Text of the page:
Senior Baseball Columnist

Armed with damning documentary, disillusioned fan takes on Padres

Padres manager Bud Black will have one of baseball's cheapest rosters under new owner Ron Fowler. (Getty Images)
Padres manager Bud Black will have one of baseball's cheapest rosters under new owner Ron Fowler. (Getty Images)

Because I'm a such a sucker for both the downtrodden and abused, I spent part of a vacation morning last week with a San Diego Padres fan.

David Marver is a 25-year-old analytical scientist with a lifelong passion for baseball, a zeal for the Padres and a finely calibrated BS detector. Instead of finding a psychologist's couch to weave those last two incompatible things together in his life, the guy did something far more productive.

He emailed and invited me to the movies.

A smart man with a deft talent for navigating the digital age, Marver has spent his spare time over the past few years collecting and bookmarking video and sound bites in which various Padres officials send one truth after another through the spin cycle. This winter, he painstakingly aggregated his work into a 36-minute documentary that he took public this week through his Change The Padres Facebook page.

The way he figures it, social media spurred the Arab Spring and has toppled dictators.

So maybe he can spur a grassroots effort that will force Padres ownership to, you know, actually stop fibbing to its fans and maybe try to win one of these years.

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That, by the way, is his only goal. He is not trying to sell his documentary. He wants no money.

I was sold.

"I understand the odds are remote," he told me over a plate of Mexican food this week. "But I still think it's worth the effort. I live by the motto that you can't have less than zero chance.

"The goal is for people to stop spending their money on the Padres until they change their behavior."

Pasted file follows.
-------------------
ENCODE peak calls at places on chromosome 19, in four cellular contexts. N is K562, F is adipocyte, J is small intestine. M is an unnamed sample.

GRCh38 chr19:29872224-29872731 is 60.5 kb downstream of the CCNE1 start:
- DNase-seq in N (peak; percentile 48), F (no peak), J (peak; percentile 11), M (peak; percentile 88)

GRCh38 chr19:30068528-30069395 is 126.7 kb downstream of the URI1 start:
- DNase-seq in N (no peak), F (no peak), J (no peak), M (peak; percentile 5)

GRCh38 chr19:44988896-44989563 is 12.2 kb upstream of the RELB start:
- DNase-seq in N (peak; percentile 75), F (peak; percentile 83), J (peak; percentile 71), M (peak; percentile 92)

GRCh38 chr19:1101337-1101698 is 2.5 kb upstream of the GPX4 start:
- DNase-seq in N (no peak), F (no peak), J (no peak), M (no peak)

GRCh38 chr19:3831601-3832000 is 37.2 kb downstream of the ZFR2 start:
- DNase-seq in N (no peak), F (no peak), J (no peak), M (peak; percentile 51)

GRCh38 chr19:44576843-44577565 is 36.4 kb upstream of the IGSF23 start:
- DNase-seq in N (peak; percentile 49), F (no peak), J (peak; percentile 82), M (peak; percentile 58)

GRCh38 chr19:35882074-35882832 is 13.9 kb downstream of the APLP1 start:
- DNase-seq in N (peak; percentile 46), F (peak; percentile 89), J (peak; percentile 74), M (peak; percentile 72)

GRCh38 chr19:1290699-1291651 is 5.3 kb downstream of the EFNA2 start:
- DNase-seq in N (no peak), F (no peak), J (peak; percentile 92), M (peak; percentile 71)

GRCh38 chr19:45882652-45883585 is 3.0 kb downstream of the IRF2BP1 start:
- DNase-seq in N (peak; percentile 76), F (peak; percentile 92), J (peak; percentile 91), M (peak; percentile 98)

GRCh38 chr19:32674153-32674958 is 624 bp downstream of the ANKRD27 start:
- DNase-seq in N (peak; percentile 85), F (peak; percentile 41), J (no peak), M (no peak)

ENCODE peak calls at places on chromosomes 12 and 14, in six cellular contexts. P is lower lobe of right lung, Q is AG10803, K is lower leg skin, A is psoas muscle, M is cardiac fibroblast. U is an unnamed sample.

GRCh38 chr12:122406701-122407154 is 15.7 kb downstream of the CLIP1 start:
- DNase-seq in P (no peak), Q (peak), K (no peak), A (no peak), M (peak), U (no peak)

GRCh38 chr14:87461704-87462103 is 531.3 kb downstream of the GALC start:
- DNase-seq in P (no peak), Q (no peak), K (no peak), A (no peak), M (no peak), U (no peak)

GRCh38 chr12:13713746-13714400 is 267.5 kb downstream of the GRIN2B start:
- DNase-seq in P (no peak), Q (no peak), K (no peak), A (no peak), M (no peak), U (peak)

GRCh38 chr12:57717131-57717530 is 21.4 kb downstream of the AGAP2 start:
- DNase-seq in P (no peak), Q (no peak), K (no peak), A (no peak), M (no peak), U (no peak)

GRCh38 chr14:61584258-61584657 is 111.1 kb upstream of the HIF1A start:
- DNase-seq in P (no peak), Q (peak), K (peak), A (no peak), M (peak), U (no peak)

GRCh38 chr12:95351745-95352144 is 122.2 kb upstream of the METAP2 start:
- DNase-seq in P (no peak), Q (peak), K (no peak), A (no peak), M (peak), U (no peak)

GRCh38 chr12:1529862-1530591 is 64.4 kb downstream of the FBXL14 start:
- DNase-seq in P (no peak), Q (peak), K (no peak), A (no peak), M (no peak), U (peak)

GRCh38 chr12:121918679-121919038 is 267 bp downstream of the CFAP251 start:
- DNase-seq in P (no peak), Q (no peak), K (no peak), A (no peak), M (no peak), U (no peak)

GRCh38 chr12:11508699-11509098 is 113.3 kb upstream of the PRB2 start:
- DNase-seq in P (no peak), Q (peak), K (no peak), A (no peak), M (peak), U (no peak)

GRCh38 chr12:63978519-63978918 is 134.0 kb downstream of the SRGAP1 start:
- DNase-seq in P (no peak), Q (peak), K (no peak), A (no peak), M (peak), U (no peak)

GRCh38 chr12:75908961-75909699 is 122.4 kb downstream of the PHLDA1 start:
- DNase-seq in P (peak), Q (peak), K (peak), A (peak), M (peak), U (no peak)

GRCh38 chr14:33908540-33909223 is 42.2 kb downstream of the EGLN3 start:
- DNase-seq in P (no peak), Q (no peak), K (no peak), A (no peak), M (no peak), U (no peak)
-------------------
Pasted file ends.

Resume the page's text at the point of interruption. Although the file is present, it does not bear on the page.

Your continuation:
All corporations -- sports organizations included -- at times play fast and loose with the truth. But from John Moores to Jeff Moorad right up to their new owners, the Padres and truth far too often aren't even in the same zip code.

Current owner Ron Fowler promised upon taking control of the team last summer to try and keep the current young core together, and that "if good players want to be here, we'll try to keep them."

To that end, third baseman Chase Headley is his first significant test case. And while the Mets re-signed David Wright this winter (eight years, $138 million), the Padres last week only agreed to avoid arbitration with Headley on a one-year, $8.575 million deal.

With Headley eligible for free agency following the 2014 season, the lack of serious talks are a pretty good indication to anybody with even a rudimentary working knowledge of the Padres that Headley soon will be hand-delivered the same one-way ticket out of town that Jake Peavy and Adrian Gonzalez were given before him.

Marver's knowledge of his beloved home team is far more than rudimentary. Which makes him dangerous.

His parents were season-ticket holders from the mid-1990s until the early 2000s. Still burned into his mind is that giddy 1998 night on which, following a crucial playoff win over Houston, David and his brother shouted out the back-seat windows as the family car snaked its way through a congested Qualcomm Stadium parking lot toward the exit. Around them in the sea of cars, it seemed like everyone was honking and hollering.